The Blog

Would You Let A Lorry Driver Use Your Company Loo?

Last week was the hugely successful National Lorry Week, when we are asked to Love the Lorry, and celebrate the enormous contribution made to our economy and society by all those involved in the haulage industry.

Last week was the hugely successful National Lorry Week, when we are asked to Love the Lorry, and celebrate the enormous contribution made to our economy and society by all those involved in the haulage industry.

According to the most recent figures from the Department of Transport, the sector contributes more than £9 billion pounds a year to the economy. With that in mind, it seems strange that one of the biggest challenges facing lorry drivers in Britain is where to go to the toilet.

Businesses have a legal obligation to provide toilet facilities for employees and sometimes customers, but this courtesy does not have to be extended to HGV drivers making pick-ups or deliveries. Drivers regularly report being refused access to a loo at more-and-more premises to which they deliver. This might sound trivial and you might be questioning why I'm concerned (if you're not an HGV driver yourself) but it can have significant impacts on the rest of us.

In a survey carried out by Transport Focus, the body charged by government to look after the interests of road users, lorry drivers said their greatest concern was a lack of places to legally stop and particularly to be able to use a toilet or wash. Bear in mind drivers are legally limited in the amount of time they can stay on the road at one go, so sometimes they have no choice but to stop. With so few viable lorry parks they end up in lay-bys, often where there are no toilets, and nip behind a bush. It's unhygienic, it's inhumane and if you're the next person to stop, it can be downright unpleasant. As it is, drivers report having to use empty plastic bottles where they can, but when a bottle won't do the job.. the rest I leave to your imagination. Bear in mind that lay-bys are also used by recovery crews, and their drivers sometimes have to lie down underneath the vehicle they are trying to retrieve. The mental image becomes even more gruesome.

I recently had a meeting with the Health & Safety Executive to discuss this problem and it's interesting to report their guidance notes to industry on Delivering Safely include the following: A designated safe area for visiting drivers with easy, safe access to toilet and refreshment facilities reduces risks. This is a safety issue as well as one of common decency. Drivers have been known to stop in some dangerous places because they can't go any further. And I'm sure we all know what it's like to be desperate for the toilet. It's not something which exactly helps one's level of concentration behind the wheel. The campaign group, Truckers Toilets UK, asked drivers to say what they had been told on being refused use of company facilities. The results are dismaying:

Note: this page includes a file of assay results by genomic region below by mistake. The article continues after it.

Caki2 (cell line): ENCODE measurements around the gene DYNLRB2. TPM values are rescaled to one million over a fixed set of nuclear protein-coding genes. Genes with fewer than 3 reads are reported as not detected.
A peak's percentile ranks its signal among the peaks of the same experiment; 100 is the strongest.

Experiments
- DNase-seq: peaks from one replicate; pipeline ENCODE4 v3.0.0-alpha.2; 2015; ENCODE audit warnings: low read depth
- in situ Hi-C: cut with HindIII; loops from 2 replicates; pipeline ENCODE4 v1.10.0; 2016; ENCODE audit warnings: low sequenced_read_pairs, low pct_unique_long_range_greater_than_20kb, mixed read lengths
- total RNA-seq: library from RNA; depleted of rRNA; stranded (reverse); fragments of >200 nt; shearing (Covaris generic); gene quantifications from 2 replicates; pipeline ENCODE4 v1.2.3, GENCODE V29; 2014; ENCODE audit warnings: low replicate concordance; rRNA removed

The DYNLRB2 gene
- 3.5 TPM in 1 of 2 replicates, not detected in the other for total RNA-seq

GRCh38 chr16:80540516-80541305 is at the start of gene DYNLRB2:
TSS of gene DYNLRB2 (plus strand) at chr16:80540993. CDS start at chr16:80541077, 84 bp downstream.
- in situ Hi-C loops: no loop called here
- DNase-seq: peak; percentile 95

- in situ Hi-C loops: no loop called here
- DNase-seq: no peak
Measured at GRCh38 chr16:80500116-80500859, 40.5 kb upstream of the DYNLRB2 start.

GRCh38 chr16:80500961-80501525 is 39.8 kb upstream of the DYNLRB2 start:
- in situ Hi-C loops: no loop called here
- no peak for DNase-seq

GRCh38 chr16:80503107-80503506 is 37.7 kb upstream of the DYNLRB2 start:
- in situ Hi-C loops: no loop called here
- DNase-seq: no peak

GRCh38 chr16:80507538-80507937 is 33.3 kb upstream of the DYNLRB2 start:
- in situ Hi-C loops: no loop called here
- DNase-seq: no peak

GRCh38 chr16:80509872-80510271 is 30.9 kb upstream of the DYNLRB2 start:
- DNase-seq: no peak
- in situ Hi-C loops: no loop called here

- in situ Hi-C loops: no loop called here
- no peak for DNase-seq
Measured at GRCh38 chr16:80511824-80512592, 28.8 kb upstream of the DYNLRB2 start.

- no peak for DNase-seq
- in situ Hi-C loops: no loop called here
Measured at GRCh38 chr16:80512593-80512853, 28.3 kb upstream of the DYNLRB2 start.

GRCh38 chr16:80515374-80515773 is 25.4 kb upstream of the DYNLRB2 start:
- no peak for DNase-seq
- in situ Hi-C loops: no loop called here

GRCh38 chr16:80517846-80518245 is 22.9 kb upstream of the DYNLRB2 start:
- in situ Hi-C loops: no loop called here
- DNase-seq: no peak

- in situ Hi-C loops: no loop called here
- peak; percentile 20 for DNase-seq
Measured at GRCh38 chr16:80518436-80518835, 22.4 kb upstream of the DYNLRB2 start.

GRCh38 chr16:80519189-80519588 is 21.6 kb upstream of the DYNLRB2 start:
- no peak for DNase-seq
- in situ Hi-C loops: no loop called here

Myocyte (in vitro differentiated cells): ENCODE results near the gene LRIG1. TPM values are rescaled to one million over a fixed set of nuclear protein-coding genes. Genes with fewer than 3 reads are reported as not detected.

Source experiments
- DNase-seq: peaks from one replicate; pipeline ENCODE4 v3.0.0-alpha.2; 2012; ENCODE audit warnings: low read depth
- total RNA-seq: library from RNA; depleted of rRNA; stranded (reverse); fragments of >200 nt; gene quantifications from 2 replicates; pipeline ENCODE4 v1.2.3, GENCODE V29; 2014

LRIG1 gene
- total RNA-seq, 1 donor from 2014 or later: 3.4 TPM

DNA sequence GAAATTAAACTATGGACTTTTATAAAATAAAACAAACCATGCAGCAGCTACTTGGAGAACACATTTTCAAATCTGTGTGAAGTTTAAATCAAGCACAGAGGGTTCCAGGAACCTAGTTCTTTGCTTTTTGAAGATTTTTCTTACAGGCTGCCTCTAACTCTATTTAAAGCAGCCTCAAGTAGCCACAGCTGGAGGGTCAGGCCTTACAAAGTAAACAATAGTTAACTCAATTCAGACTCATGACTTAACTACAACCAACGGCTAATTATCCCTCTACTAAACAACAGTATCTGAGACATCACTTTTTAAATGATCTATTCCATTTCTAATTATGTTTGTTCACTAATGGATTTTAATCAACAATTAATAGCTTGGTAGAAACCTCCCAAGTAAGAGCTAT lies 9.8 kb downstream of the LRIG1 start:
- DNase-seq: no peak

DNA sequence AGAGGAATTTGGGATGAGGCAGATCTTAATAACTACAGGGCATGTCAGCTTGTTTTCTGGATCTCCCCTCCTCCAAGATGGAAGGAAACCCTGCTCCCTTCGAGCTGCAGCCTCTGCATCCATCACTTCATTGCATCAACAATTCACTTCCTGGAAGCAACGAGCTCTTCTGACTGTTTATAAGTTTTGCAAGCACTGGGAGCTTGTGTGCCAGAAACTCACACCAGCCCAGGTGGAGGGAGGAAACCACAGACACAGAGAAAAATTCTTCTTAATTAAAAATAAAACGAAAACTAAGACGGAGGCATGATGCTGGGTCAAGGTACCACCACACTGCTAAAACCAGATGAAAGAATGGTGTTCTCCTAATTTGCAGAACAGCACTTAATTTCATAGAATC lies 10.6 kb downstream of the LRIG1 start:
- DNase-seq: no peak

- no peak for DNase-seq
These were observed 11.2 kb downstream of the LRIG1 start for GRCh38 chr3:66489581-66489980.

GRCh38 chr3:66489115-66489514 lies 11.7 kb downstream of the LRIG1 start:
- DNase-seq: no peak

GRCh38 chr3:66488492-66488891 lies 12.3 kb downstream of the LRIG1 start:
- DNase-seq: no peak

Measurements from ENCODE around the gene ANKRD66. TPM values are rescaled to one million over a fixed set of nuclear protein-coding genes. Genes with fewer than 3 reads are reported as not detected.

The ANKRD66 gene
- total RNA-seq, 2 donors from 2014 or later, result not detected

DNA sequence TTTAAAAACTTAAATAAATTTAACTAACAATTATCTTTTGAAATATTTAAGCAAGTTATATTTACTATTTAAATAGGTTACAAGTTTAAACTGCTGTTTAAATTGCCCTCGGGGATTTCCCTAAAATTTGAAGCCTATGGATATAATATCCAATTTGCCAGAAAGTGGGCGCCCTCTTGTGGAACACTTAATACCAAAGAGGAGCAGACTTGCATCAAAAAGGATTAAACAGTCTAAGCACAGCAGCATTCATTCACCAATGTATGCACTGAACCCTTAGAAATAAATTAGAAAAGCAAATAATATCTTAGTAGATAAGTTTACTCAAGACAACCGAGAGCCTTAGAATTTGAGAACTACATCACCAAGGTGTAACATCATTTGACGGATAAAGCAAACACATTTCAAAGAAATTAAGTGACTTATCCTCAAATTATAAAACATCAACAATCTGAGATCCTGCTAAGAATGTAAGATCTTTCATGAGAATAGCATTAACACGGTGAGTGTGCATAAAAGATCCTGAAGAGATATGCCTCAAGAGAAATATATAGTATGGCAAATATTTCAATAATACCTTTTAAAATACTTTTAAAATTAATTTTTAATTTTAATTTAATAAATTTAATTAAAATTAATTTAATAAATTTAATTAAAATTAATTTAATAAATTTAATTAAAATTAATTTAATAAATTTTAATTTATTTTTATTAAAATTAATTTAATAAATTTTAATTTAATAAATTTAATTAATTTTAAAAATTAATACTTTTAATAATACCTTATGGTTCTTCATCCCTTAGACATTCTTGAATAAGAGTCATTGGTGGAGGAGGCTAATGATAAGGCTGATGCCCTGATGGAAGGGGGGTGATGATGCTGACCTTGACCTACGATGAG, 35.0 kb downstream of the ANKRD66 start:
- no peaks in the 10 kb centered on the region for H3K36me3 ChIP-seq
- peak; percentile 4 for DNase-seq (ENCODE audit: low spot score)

'Toilets are only for office staff.'

'There are places with signs stating categorically that there are no facilities for drivers.'

'Don't know, you're just not allowed.'

A lot of businesses seem to be working on the basis that this is "not their problem," but credit is due in this case to the employers' organisation, the Confederation of British Industry (CBI). In response to my writing this article they have released a statement saying they "hope that the vast majority of businesses take a common sense approach by providing basic hospitality for delivery drivers." For my part, I urge the CBI to turn this support for common sense and common decency into a firm policy disseminated to all their members.

Two weeks ago there was a very useful debate on the problems of fly-parking in Kent, another by-product of the way in which lorry drivers are treated. Transport Minister, John Hayes, said, "I am not convinced that the roadside services that we provide in this country are generally good enough. Of course there are exceptions, and I recognise them, but again as a result of today's debate, I may ask for some further work to be done on the quality of roadside services more generally." I and others will be holding the minister to his word.

There is a shortage of 50,000 HGV drivers in this country, and is it any wonder? As I said during that debate, "Why would anyone want to be a haulier, for example a long-distance lorry driver, when it seems that the nation's view of hauliers is that they should be quite happy to park up in a dismal lay-by, using the nearest bush as their toilet facilities and washing in a cup? That seems to be what we as a nation believe our HGV drivers should expect, because there are just not the proper facilities for them."

The rest of us wouldn't stand for being treated like that in our place of work. Why should they?